Glen Canyon Dam is a National Resource. Last Friday’s editorial ("Lots to unwind if Glen Canyon Dam shuttered too soon") discussed the newly signed management plan for Glen Canyon Dam, but incorrectly attributed its 20-year focus to a possible end to federal management by 2036. Glen Canyon Dam is a crucial national resource, and the federal government remains fully committed to its long-term successful management well into the future. This new plan enhances certainty and
predictability for water and power users while protecting downstream environmental and cultural resources. The plan’s 20-year focus simply provides a timeline for regularly adjusting dam operations as ongoing science and other factors inform future planning. Several other assertions merit correction as well. There are no mounting bills for dredging or structural upkeep. Silt buildup hasn’t yet reached the dam and sediment deltas are more than 100 miles upstream in the reservoir. Estimates predict silt won’t fill behind the dam for 700 to 1,000 years. Sediment buildup poses no threat to the dam’s integrity--it is completely structurally sound. Claims of lost water through seepage are also overstated. Some groups advocate decommissioning the dam based in part on outdated water loss studies. However, a recent assessment by the Center for Colorado River Studies at Utah State University found seepage rates are much lower than those groups claim and that rates are actually declining over time. Seepage water enters the ground water system and eventually returns to the reservoir or river channel.
Without both Lake Powell and Lake Mead, basin-wide drought impacts would have been even more severe. In fact, seven of the past 17 drought years saw less than 8 million acre feet (maf) of unregulated inflow into Lake Powell—that’s the amount that would flow to Lake Mead without Glen Canyon Dam. Four years saw less than 6 maf and 2002’s inflow was only 2.64 maf. However, during even the driest years, storage in Lake Powell allowed full water deliveries with average annual releases of 8.71 maf throughout the drought. Examining total water storage and use further highlights Lake Powell’s continued importance. Storage capacity at Lakes Mead and Powell is finite—Lake Mead’s maximum capacity is 28.9 maf and Lake Powell’s is 26.2 maf, for a total combined capacity of 55.1 maf. Both reservoirs were at or near full when the drought began in 2000. By the end of water year 2016, regular water deliveries had depleted combined reservoir storage by 30.7 maf—more than either Lake Mead or Lake Powell could support on its own. Without Lake Powell’s storage, those obligated water deliveries would have completely drained Lake Mead before 2016. Far from being an underachiever, Glen Canyon Dam is doing precisely what is was intended to do — storing water in wet years to ensure predictable, full deliveries across the basin every year. Populations in Arizona and the west continue to grow, as do the challenges and complexities of efficiently managing limited water resources. Glen Canyon Dam has been integral to meeting those challenges for more than 50 years and will continue its role for many decades to come.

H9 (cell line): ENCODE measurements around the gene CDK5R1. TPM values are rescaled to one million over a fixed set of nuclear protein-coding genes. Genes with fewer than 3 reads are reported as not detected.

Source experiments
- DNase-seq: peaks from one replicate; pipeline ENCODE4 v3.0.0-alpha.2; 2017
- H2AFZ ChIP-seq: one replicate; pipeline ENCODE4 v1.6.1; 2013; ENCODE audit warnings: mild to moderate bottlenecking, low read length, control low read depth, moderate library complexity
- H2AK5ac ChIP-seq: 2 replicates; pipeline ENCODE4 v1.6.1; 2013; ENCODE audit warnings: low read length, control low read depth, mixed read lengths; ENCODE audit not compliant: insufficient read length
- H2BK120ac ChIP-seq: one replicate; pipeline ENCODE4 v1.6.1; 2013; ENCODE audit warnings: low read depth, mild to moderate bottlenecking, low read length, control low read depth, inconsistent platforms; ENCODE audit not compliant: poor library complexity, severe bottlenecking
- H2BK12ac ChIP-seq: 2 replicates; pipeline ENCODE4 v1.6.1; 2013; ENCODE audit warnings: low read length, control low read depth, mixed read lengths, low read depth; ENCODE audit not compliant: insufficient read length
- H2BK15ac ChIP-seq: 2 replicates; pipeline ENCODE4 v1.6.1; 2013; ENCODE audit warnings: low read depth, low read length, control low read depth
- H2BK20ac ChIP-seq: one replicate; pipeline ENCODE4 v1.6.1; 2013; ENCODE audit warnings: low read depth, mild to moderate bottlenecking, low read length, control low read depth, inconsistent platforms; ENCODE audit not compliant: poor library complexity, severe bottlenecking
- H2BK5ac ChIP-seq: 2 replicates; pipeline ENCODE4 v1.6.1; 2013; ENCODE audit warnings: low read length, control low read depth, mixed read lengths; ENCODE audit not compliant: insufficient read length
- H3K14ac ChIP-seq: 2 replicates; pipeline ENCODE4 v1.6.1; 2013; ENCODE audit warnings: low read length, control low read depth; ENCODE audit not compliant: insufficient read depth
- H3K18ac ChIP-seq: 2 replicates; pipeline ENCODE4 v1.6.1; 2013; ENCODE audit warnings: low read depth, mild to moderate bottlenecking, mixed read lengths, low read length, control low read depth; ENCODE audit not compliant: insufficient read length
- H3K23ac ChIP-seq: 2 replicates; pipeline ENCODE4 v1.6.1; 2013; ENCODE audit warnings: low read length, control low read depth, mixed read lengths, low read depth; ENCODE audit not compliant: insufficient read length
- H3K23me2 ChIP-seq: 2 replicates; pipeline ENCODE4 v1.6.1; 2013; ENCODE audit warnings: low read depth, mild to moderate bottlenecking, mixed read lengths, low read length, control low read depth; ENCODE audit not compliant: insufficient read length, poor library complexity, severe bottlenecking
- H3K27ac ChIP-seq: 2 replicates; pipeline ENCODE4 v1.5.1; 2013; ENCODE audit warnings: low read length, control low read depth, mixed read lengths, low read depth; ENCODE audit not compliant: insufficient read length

Thank you Ron
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